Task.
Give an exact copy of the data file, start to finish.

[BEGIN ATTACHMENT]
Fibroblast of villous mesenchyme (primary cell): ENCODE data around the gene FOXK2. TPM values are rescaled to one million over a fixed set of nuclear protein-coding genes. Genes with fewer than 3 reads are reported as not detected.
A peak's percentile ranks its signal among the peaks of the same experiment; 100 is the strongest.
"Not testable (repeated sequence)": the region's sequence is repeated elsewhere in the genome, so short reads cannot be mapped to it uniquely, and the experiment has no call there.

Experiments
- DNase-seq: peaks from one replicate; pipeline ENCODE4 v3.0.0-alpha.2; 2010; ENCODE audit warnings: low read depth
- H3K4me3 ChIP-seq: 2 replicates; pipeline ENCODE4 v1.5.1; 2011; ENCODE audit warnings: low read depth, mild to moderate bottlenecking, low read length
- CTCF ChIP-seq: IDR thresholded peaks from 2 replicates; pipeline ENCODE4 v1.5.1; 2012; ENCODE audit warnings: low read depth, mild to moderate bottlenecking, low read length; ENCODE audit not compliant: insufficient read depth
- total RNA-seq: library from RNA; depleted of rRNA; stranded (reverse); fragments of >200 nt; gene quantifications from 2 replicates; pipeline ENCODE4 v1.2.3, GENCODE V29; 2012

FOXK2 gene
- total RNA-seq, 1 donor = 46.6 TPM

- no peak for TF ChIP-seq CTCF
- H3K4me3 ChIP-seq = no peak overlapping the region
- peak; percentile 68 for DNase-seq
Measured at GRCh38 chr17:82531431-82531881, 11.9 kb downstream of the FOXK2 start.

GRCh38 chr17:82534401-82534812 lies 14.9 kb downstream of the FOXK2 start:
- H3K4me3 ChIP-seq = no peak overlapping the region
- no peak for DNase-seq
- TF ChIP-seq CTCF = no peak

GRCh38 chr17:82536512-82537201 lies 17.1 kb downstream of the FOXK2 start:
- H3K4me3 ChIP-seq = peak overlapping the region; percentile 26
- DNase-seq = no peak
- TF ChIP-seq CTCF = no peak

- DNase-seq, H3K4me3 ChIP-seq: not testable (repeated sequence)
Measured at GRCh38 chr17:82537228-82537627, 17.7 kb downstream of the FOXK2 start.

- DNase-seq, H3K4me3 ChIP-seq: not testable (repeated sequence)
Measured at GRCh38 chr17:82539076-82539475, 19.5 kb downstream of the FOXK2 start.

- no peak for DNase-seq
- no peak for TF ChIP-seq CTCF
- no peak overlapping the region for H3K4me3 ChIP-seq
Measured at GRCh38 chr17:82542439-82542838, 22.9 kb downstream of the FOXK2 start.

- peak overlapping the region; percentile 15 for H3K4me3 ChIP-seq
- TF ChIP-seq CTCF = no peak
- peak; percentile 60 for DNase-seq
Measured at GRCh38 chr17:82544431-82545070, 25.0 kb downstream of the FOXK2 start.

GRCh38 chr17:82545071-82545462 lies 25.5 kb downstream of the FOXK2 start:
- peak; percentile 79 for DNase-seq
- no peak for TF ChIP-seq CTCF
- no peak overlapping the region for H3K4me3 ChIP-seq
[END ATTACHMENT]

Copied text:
Fibroblast of villous mesenchyme (primary cell): ENCODE data around the gene FOXK2. TPM values are rescaled to one million over a fixed set of nuclear protein-coding genes. Genes with fewer than 3 reads are reported as not detected.
A peak's percentile ranks its signal among the peaks of the same experiment; 100 is the strongest.
"Not testable (repeated sequence)": the region's sequence is repeated elsewhere in the genome, so short reads cannot be mapped to it uniquely, and the experiment has no call there.

Experiments
- DNase-seq: peaks from one replicate; pipeline ENCODE4 v3.0.0-alpha.2; 2010; ENCODE audit warnings: low read depth
- H3K4me3 ChIP-seq: 2 replicates; pipeline ENCODE4 v1.5.1; 2011; ENCODE audit warnings: low read depth, mild to moderate bottlenecking, low read length
- CTCF ChIP-seq: IDR thresholded peaks from 2 replicates; pipeline ENCODE4 v1.5.1; 2012; ENCODE audit warnings: low read depth, mild to moderate bottlenecking, low read length; ENCODE audit not compliant: insufficient read depth
- total RNA-seq: library from RNA; depleted of rRNA; stranded (reverse); fragments of >200 nt; gene quantifications from 2 replicates; pipeline ENCODE4 v1.2.3, GENCODE V29; 2012

FOXK2 gene
- total RNA-seq, 1 donor = 46.6 TPM

- no peak for TF ChIP-seq CTCF
- H3K4me3 ChIP-seq = no peak overlapping the region
- peak; percentile 68 for DNase-seq
Measured at GRCh38 chr17:82531431-82531881, 11.9 kb downstream of the FOXK2 start.

GRCh38 chr17:82534401-82534812 lies 14.9 kb downstream of the FOXK2 start:
- H3K4me3 ChIP-seq = no peak overlapping the region
- no peak for DNase-seq
- TF ChIP-seq CTCF = no peak

GRCh38 chr17:82536512-82537201 lies 17.1 kb downstream of the FOXK2 start:
- H3K4me3 ChIP-seq = peak overlapping the region; percentile 26
- DNase-seq = no peak
- TF ChIP-seq CTCF = no peak

- DNase-seq, H3K4me3 ChIP-seq: not testable (repeated sequence)
Measured at GRCh38 chr17:82537228-82537627, 17.7 kb downstream of the FOXK2 start.

- DNase-seq, H3K4me3 ChIP-seq: not testable (repeated sequence)
Measured at GRCh38 chr17:82539076-82539475, 19.5 kb downstream of the FOXK2 start.

- no peak for DNase-seq
- no peak for TF ChIP-seq CTCF
- no peak overlapping the region for H3K4me3 ChIP-seq
Measured at GRCh38 chr17:82542439-82542838, 22.9 kb downstream of the FOXK2 start.

- peak overlapping the region; percentile 15 for H3K4me3 ChIP-seq
- TF ChIP-seq CTCF = no peak
- peak; percentile 60 for DNase-seq
Measured at GRCh38 chr17:82544431-82545070, 25.0 kb downstream of the FOXK2 start.

GRCh38 chr17:82545071-82545462 lies 25.5 kb downstream of the FOXK2 start:
- peak; percentile 79 for DNase-seq
- no peak for TF ChIP-seq CTCF
- no peak overlapping the region for H3K4me3 ChIP-seq